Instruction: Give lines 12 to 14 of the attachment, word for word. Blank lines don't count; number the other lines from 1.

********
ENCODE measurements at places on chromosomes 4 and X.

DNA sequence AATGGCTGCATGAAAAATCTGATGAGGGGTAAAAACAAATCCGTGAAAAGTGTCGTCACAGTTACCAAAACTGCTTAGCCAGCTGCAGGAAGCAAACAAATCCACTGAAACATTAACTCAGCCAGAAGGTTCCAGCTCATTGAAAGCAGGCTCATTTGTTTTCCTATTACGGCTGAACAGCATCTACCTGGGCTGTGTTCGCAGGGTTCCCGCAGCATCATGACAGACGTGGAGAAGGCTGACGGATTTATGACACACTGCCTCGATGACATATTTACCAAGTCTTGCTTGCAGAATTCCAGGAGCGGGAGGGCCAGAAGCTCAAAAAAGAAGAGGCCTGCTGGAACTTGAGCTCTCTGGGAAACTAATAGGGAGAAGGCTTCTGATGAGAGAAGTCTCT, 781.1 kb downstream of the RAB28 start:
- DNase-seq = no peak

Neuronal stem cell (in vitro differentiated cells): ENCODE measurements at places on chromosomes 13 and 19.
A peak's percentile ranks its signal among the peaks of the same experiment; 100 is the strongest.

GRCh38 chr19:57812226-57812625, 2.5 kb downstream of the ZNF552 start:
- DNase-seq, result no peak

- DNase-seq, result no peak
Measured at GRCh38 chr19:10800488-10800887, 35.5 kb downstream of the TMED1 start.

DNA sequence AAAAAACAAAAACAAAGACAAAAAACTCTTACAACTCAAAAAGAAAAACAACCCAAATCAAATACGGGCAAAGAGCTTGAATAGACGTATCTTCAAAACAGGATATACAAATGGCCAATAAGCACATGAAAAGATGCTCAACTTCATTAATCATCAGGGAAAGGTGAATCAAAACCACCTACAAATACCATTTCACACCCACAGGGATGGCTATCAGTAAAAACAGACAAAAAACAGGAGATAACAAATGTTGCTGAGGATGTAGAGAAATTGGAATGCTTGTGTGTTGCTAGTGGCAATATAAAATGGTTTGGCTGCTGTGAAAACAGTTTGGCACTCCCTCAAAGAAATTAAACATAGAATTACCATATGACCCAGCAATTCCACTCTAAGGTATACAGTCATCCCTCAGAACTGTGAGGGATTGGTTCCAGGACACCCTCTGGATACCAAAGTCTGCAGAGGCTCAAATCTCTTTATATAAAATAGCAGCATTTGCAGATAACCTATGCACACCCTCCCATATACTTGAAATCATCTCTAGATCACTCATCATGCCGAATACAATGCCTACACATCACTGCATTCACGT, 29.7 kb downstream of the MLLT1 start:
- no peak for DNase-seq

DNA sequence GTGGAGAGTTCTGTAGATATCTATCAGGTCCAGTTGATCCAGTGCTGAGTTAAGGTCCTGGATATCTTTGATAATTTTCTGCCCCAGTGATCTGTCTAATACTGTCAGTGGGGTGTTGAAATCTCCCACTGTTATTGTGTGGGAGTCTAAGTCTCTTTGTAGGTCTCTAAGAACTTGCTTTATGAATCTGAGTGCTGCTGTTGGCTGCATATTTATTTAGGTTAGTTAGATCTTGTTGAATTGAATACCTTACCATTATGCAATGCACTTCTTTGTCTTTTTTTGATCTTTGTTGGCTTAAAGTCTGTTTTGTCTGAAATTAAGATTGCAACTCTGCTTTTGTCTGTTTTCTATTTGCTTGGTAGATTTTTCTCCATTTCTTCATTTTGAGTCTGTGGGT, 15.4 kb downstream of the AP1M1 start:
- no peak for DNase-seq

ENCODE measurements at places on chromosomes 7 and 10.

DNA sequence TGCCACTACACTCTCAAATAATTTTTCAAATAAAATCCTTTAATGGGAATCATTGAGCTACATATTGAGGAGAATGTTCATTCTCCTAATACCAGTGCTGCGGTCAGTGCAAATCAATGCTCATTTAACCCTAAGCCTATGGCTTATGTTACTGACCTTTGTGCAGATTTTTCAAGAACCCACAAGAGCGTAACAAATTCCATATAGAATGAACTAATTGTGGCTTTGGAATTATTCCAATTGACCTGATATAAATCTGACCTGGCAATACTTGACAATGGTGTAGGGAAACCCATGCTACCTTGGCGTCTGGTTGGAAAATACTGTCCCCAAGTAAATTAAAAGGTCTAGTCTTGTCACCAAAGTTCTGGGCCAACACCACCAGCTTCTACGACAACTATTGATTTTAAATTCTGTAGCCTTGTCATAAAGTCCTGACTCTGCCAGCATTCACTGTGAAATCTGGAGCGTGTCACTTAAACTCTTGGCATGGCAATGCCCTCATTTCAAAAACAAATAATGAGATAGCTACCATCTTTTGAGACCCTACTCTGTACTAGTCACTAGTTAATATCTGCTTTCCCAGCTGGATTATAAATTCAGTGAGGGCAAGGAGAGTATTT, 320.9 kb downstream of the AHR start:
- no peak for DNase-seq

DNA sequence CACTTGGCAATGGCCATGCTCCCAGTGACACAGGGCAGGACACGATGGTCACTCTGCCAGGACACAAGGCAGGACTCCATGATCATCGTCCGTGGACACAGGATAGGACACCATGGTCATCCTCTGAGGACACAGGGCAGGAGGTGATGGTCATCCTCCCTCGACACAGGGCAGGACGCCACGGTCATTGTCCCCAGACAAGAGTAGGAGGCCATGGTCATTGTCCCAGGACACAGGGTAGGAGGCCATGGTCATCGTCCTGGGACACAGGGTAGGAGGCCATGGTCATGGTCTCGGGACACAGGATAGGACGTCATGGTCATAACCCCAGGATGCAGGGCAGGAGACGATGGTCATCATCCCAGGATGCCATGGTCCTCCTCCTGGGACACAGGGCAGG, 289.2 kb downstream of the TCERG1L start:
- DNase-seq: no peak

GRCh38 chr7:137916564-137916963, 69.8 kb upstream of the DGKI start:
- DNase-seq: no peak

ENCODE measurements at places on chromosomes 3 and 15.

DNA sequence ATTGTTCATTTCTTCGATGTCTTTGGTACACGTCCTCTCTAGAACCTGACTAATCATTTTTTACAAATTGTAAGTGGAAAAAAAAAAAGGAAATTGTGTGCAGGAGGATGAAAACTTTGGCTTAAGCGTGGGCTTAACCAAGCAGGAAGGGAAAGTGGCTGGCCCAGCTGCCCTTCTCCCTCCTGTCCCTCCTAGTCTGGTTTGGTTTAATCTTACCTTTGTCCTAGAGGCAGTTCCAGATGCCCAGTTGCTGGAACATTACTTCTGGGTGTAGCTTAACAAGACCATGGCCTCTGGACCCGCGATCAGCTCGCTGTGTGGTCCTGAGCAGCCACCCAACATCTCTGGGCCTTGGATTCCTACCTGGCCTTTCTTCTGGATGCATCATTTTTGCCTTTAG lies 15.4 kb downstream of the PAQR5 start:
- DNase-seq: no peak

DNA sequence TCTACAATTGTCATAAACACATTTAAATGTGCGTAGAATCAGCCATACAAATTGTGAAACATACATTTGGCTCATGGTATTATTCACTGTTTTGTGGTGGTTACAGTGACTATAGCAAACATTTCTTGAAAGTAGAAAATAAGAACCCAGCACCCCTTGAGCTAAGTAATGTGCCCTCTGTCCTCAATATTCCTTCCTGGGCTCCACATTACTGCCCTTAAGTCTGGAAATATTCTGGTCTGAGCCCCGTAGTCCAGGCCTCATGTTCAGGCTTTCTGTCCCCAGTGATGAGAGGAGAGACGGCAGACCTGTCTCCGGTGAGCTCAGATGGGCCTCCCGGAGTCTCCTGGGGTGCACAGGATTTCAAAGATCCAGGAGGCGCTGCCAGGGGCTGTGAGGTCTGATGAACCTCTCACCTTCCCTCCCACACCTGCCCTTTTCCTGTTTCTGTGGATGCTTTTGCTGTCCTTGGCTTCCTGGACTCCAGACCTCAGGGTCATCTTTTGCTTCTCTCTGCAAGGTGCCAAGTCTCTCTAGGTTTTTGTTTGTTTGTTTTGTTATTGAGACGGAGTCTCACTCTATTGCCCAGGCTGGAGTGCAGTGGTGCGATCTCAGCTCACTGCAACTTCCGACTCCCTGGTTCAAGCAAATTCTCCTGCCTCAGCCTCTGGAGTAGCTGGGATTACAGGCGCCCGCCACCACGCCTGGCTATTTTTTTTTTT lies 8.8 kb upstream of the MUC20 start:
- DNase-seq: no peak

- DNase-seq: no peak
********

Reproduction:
DNA sequence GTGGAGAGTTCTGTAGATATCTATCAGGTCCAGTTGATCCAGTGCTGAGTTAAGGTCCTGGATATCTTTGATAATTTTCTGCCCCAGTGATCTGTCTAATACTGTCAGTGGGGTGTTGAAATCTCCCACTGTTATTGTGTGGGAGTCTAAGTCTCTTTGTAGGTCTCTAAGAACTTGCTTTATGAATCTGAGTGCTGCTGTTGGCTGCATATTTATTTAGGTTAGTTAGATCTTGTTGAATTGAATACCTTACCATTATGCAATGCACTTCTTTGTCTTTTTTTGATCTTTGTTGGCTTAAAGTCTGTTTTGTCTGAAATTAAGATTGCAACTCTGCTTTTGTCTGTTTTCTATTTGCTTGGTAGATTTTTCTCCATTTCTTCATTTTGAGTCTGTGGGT, 15.4 kb downstream of the AP1M1 start:
- no peak for DNase-seq

ENCODE measurements at places on chromosomes 7 and 10.